It's all very exciting! Currently I'm still looking into options for filling my summer break, but there's one place that's really caught my eye. It's a place called Iona, mainly in the Inner Hebrides, and they take volunteers to do various stuff. History nerds may recognise the name of the island, as it's where Columcille (Saint Columba) settled, and perhaps where the Book of Kells was partially created. My brother volunteered there ten years ago, and has (I think, it was via email) enthusiastically endorsed my interest in going there.

Sunday, 23 August 2009

2 posts in 1 year? Amazing!

I'm trying to work out the best look for the blog. Does anyone else have trouble reading the white on grey, or is it just that I don't have my glasses on? I like the appearance, but perhaps not for practicality?

Also, can someone please tell me how to make my heading picture fliexible in size? I'm on a widescreen computer, so it looks all good to me, but I suspect it will just make smaller screens scroll sideways, rather than fitting itself.

Anyway, read my slightly more intersting post below now! :)

It's time.

There seem to be blogs popping up everywhere at the moment, and they reminded me of all the midnight inspiration I never wrote down. Just for the record, you'll note I've had this blog for many years, since 2004 in fact, when blogs were a relatively new thing. So I'm not ACTUALLY following a trend, I've merely been remotivated to share the minutae of my life with the wider world, while trying to look intelligent (or at least interesting/funny).

So, next year I'm hoping to head off to England on exchange. Yep, another exchange (check my 2005 posts for previous exchange adventures). I had a great time in Austria, but this is going to be so much better. For one, I won't be blogging as much. I blogged a RIDICULOUS amount back then! But if you look down the list at number of posts per month, you can tell when I changed host families....

But I will blog a little, to keep you all up to date on what I'm seeing and doing, as well as to record my memories for posterity. And so I should get into practice. From this day forth I shall blog about the trivial and the vital. But for those of you who are new to my writing style, here are a few tips:
  1. turn off your logic control when you read. I generally write as my brain goes, and while the connections may make sense to me, I can't guarantee they will to you. Just go with the flow.
  2. ask questions (while I'm away, well no, anytime, but while I'm away I reckon you'll actually have questions). Give me direction for my posts. Trust me. It's worth it. I've just reread some of my old posts, and boy am I a good waffler.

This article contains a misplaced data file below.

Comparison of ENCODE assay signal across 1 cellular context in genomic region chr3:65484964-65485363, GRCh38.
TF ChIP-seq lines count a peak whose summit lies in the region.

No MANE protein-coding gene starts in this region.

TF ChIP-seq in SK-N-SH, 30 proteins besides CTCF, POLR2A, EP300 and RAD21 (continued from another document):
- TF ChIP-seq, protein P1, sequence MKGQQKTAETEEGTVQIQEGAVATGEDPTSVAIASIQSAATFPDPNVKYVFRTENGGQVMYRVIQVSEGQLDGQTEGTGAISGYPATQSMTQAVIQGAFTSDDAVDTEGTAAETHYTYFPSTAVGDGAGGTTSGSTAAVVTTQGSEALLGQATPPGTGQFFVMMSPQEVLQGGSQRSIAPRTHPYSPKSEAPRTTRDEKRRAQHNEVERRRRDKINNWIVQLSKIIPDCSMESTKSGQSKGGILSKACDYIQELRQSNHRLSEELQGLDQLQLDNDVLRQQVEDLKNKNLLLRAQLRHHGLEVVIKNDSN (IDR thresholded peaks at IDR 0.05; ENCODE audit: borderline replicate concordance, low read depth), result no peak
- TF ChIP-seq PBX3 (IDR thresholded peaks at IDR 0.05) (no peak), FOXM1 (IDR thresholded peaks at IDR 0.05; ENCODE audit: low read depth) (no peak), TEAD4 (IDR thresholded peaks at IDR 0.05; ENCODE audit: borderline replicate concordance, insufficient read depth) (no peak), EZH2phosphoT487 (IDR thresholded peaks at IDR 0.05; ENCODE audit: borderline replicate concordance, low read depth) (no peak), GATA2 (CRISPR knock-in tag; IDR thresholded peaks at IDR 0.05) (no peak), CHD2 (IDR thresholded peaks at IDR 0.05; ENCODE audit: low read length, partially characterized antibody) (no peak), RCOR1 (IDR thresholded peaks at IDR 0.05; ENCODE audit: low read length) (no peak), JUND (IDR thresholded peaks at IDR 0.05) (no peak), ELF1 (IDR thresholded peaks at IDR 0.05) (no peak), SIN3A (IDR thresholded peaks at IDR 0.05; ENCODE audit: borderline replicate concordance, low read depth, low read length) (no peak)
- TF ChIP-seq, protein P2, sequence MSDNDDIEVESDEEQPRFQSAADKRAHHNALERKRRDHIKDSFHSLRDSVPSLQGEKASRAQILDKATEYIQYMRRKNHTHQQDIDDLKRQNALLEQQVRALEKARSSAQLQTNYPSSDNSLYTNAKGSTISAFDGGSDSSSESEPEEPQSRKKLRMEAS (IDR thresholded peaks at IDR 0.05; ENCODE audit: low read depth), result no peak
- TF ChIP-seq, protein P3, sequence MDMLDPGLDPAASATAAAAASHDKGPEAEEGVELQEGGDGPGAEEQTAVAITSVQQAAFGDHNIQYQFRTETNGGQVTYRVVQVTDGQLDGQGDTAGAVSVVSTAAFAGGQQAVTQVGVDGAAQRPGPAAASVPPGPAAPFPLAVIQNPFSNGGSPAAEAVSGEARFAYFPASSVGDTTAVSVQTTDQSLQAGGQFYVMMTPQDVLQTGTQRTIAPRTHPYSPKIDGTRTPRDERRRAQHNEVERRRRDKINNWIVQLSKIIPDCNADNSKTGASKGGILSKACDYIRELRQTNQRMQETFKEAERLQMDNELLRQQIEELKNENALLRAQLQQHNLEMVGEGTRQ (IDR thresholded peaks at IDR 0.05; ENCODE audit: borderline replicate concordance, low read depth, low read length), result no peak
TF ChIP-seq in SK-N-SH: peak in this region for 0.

3. be prepared for the absurd to be juxtapositioned with the average. I make strange connections and say things in weird ways. Imagine it in my voice and it might make sense. I write blogs like I'm having a conversation.
  4. Ummm. Nup, that's it.
So anyway, since everyone keeps asking, I'll explain the whole exchange thing.

England. Well, I shall be looking out for rastafarians and moustached flat capped men. But I'll also be visiting my brother, sister-in-law and niece. And gawking at all the medieval history in the place.

I am studying Arts Law, and doing a double arts major in history and german. Because of the way I've organised all my subjects, at this point in time I've got 2 history units and 2 german units left before my majors are complete. So next year I'm going to take a year off law, and go to the University of East Anglia (hopefully, provided they like my application) for a year. Currently I have been approved by utas to go on exchange, and now just have to wait for uea to approve utas to nominate me... or something. May be a while before I know. I've put in an application to get a loan that will go onto my hecs debt (pah, what's another 10 grand when I'm going to be a rich lawyer. ha.), and am preparing to enter battle with centrelink to convince them I deserve youth allowance.

There's some confusion involved in the whole process, largely because utas is occasionally administratively challenged, so I've been told about 4 different things about applying for scholarships. I think I shall contact the scholarships office directly.

I plan to fly out just after Christmas. Flights seem to go up about $800 on the 1st of Jan, so it'll be before then. I'll stay over there for a year, and come back after Christmas 2010. This is all hypothetical and dependant on many many things, but we'll see what happens.

I'm currently working out what to do in the summer holidays. They seem to be about 17 weeks, and I'd like to work/volunteer somewhere for some of that time. I'm looking around to see what's on offer, somewhere that provide bed and board would be great. So if you have any ideas, let me know. I like to be part of a community, rather than outside it like a tourist. It's so much more interesting to be on the inside, working behind the scenes, and I know I have skills I can use to help somewhere.

So there you have it. My plan. Who knows how it will turn out. Maybe I'll be rejected and will finish law next year. Maybe I'll end up at my 3rd preference of Leipzig. But stay tuned here, and you'll be the first to know. After me of course.

Oh by the way. Did anyone see my photo on ABC weather on Friday? That makes it three submitted, and three used. I really am an old lady stuck in a young person's body.

Terribly sorry about the slightly boring return to the blogoquad, but I'm now off to reflect on God's intentions when he decided to give flies loud wings in quiet bedrooms. And how to kill said flies with the least effort.